Regardless of whether a repair facility consents, certain types of data related to business cost and profitability will not be shared with third parties that are consumers of repair facility services, including but not limited to insurance carriers, third party administrators and fleet operators. These types of data consist of:
projected or actual gross margin of repair;
labor cost including employee wages, hours assigned, actual hours worked and projected or actual labor gross margin;
actual material cost including paint/shop material units, paint/shop material cost and paint/shop material gross margin;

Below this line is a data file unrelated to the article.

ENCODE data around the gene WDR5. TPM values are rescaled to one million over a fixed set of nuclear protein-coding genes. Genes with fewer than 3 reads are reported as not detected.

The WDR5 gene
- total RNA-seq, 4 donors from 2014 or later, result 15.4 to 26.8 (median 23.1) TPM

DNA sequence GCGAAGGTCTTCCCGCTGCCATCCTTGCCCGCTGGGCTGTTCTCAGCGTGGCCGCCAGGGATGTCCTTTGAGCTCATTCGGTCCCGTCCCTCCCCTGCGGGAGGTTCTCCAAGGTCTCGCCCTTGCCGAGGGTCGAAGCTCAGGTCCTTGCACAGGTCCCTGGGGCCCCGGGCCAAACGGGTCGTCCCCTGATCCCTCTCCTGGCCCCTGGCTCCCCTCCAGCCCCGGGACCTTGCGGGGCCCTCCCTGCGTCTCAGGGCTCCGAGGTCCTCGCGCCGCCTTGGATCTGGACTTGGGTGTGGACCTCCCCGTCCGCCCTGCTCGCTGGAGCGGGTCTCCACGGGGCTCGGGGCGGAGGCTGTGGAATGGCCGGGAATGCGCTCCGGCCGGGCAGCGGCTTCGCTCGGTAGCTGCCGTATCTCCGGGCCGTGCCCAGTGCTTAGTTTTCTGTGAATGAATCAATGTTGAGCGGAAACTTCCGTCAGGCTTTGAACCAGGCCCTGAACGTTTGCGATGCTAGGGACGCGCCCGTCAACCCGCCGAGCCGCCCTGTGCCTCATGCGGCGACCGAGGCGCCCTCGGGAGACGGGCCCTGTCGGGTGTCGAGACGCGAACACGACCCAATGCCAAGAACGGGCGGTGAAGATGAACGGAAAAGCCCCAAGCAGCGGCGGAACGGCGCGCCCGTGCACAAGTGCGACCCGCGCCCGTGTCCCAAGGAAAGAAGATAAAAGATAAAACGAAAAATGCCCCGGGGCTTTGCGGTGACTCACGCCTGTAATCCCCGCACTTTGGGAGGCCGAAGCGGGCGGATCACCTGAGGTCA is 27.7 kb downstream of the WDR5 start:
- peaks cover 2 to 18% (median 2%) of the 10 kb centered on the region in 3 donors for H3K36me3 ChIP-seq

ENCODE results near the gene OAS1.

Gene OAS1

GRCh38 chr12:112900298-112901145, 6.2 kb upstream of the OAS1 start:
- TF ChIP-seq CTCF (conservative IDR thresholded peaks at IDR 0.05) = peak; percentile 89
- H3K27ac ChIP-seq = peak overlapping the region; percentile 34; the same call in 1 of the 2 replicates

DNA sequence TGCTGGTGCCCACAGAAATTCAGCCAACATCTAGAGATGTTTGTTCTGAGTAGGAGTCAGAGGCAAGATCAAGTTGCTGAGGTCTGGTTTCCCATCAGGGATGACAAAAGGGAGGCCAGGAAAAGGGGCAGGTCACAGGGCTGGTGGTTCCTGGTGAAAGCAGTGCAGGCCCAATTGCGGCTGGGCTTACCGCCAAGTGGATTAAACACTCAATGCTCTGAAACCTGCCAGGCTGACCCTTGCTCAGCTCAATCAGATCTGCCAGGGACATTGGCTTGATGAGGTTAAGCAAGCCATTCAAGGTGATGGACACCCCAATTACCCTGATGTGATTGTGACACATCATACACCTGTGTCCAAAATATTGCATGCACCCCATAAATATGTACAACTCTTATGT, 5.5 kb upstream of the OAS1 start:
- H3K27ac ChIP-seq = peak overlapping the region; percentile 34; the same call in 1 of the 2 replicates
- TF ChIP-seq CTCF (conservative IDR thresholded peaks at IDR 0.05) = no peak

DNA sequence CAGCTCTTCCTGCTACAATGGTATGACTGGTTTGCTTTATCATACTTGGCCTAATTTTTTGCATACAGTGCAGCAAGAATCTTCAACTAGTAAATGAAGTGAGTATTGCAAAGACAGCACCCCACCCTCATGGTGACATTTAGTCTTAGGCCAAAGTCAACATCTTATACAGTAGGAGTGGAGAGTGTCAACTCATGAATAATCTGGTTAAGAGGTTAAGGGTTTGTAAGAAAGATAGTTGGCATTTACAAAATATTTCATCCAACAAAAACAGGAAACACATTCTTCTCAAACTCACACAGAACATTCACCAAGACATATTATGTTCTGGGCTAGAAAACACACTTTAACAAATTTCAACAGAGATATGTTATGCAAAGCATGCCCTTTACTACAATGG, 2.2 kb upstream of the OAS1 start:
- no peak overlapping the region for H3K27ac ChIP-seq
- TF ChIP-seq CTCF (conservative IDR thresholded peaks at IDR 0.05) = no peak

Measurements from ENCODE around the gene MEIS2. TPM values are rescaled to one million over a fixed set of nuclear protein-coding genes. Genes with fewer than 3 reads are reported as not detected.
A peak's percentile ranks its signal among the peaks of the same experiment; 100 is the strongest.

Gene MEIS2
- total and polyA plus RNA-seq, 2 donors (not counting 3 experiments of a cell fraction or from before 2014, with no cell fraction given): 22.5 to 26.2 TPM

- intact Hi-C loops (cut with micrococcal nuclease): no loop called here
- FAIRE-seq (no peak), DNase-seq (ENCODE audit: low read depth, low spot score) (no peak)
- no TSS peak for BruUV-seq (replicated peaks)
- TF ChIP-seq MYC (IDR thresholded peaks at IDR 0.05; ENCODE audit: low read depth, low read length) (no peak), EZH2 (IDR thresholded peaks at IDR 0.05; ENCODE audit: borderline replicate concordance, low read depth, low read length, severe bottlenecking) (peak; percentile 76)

repair facility internal notes;
repair facility internal events (file history); and
images and attachments that are tagged for internal use only.
Additionally, except as it appears in the printed estimate, parts or sublet invoice information, including quantity purchased, unit cost, invoice amount, vendor discount percentage and projected or actual parts gross margin, will not be shared with consumers of repair facility services.
Even the ancient, overly transparent EMS data standard doesn’t transmit TRUE Parts information, according to Boden. EMS transmits the estimate, but it doesn’t send parts pricing and availability or vendor discounts/shop markups, Boden said.
Essentially, the insurer (and basically anyone else with a data pump, according to CIECA), sees only the price the shop charges for the part on the estimate — nothing about the process before, according to Boden.